Taiwanese 'forced on to plane to China' by police in Kenya

Protestors wave Taiwanese flags in Hong Kong on 17 September 2010. Image copyright AFP/Getty Images
Image caption China does not recognise Taiwan as an independent nation

The authorities in Taiwan have accused Kenya of using guns and tear gas to force 37 Taiwanese on to a plane bound for mainland China.

Eight other Taiwanese were deported to mainland China on Monday, prompting Taiwan to accuse Beijing of "extrajudicial abduction".

China has praised Kenya for supporting its "one-China policy".

Beijing views Taiwan - self-ruling since 1950 - as a renegade region that must be reunited with the mainland.

It insists that other countries cannot recognise both China and Taiwan, with the result that Taiwan has formal diplomatic ties with only a few countries.

Taiwan does not have formal diplomatic relations with Kenya.

Image copyright AFP
Image caption This poster accuses China of abducting the eight Taiwanese deported to the mainland, and demands their return to Taiwan

Taiwan's foreign ministry said Kenyan police had forced 22 Taiwanese citizens, arrested on suspicion of fraud, to board a plane bound for China on Tuesday, despite protests from John Chen, Taiwan's representative to South Africa.

Another 15 Taiwanese, who had been acquitted in the case, were also coerced into boarding the plane, it said.

Officials said some of the deportees had tried to prevent Kenyan police from entering their jail cell, as video posted by Taiwan's Central News Agency appears to show.

The police broke down a wall, "threw tear gas" and brandished "assault rifles" to force them on to the plane, Antonio CS Chen, the chief of the West Asian and African Affairs section of Taiwan's foreign ministry, told reporters.

He said Chinese diplomatic officials had been present.

Beijing turns on the pressure - analysis by BBC correspondent Cindy Sui in Taiwan

Taiwan's representatives from South Africa had rushed to Kenya to try to stop the deportations but they were prevented by the Kenyan authorities, who worked closely with Beijing, from gaining access to the Taiwanese.

Officials say the Taiwanese may have worked with Chinese nationals in a telecommunications fraud ring to cheat people in China of money. But regardless, they say, the two sides had worked out a verbal agreement not to extradite each other's people in such cases, following a similar incident involving the Philippines extraditing Taiwanese crime suspects to China in 2011.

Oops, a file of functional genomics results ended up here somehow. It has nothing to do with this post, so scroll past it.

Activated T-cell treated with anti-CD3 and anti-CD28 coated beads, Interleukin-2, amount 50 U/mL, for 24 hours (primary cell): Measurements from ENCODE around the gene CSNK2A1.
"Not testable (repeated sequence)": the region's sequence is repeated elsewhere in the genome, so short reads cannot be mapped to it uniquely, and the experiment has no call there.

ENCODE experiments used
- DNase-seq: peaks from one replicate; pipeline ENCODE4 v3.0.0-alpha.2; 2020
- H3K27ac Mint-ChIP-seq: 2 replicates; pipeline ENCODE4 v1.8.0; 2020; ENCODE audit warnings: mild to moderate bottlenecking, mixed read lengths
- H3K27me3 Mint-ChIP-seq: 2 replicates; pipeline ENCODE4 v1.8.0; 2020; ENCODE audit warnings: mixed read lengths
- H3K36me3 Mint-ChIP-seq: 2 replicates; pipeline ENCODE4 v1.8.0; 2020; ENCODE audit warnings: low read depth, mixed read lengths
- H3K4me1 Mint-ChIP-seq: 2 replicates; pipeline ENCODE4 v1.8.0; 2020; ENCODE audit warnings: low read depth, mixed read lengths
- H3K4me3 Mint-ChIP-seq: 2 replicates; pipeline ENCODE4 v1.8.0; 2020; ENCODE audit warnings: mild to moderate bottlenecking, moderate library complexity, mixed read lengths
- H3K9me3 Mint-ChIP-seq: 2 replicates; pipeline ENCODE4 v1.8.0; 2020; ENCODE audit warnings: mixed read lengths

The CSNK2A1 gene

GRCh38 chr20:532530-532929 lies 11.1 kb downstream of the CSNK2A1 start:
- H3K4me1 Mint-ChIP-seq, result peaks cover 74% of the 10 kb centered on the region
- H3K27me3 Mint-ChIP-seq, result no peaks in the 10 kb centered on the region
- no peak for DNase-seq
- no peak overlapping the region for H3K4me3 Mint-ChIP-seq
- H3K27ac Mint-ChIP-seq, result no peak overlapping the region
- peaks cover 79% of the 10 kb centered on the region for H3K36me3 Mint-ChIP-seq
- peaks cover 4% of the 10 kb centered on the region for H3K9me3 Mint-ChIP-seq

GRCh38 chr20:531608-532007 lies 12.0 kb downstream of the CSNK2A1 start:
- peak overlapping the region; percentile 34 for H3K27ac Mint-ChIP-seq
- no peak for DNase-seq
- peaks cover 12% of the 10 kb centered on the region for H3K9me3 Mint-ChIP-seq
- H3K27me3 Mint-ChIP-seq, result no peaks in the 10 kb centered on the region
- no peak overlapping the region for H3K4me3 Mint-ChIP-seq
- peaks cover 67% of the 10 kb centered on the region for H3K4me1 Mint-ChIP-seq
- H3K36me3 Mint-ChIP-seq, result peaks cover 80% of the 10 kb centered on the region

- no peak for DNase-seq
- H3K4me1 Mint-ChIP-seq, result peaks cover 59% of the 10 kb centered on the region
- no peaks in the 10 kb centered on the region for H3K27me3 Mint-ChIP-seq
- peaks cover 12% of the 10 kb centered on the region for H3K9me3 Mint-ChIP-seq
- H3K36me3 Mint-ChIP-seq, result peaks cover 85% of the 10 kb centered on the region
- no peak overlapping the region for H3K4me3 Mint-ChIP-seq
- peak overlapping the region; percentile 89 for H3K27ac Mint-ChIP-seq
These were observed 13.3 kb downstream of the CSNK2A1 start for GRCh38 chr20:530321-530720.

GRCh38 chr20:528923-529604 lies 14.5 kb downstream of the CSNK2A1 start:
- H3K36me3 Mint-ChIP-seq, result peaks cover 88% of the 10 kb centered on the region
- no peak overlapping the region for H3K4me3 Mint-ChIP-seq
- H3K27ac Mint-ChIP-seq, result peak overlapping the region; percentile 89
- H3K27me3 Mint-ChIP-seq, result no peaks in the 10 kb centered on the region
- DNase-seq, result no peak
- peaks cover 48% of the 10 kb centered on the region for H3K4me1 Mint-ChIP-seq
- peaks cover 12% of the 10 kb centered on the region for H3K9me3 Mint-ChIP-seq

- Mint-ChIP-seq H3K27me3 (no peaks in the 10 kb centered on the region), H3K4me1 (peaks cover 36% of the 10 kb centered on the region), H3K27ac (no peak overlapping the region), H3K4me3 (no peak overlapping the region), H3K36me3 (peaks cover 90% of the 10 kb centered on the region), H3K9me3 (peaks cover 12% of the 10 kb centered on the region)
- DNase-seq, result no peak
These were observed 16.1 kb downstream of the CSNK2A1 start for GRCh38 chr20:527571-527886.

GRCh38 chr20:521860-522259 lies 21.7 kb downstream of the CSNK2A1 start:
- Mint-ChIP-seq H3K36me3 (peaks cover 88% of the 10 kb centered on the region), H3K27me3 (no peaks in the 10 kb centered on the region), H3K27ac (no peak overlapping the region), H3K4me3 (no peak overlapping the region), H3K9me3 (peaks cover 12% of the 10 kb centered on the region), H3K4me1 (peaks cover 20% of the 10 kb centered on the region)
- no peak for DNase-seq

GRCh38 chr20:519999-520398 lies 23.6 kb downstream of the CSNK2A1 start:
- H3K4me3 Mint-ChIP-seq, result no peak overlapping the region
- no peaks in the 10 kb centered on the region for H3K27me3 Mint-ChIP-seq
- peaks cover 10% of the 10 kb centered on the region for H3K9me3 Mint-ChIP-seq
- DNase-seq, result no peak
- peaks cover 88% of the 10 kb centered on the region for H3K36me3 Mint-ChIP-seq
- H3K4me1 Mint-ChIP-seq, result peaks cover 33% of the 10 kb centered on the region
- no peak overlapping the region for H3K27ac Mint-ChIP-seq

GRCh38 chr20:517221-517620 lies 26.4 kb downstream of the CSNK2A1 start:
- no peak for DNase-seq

It took nearly five months for Taiwan to negotiate their transfer back to Taiwan.

The fact that this is happening just a month before Taiwan's newly elected President Tsai Ing-wen takes office is no coincidence. It is widely believed that Beijing is doing this to put pressure on Tsai to recognize that the two sides are part of one China. She comes from a party that favours Taiwan's independence and has so far remained vague on the issue.

By taking the Taiwanese in Kenya, Beijing is sending a strong message to Ms Tsai that the honeymoon period for her is over and more of these headaches await her after she takes office if she continues to ignore China's demand.

Taiwan's first female leader, shy but steely

Kenyan government spokesman Eric Kiraithe defended the legal process that had led to the deportations.

He said Kenyan courts relied on information available and he rejected what he called media insinuations.

An interior ministry spokesman told Reuters news agency the 37 people had come "from China and we took them to China", adding that Kenya had "an obligation to ensure if people are here illegally they are taken back to where they came from".

When asked about the case, Chinese foreign ministry spokesman Lu Kang told reporters: "The one-China policy is an important pre-condition for bilateral relations with China and other countries. We commend Kenya for its upholding of this policy."

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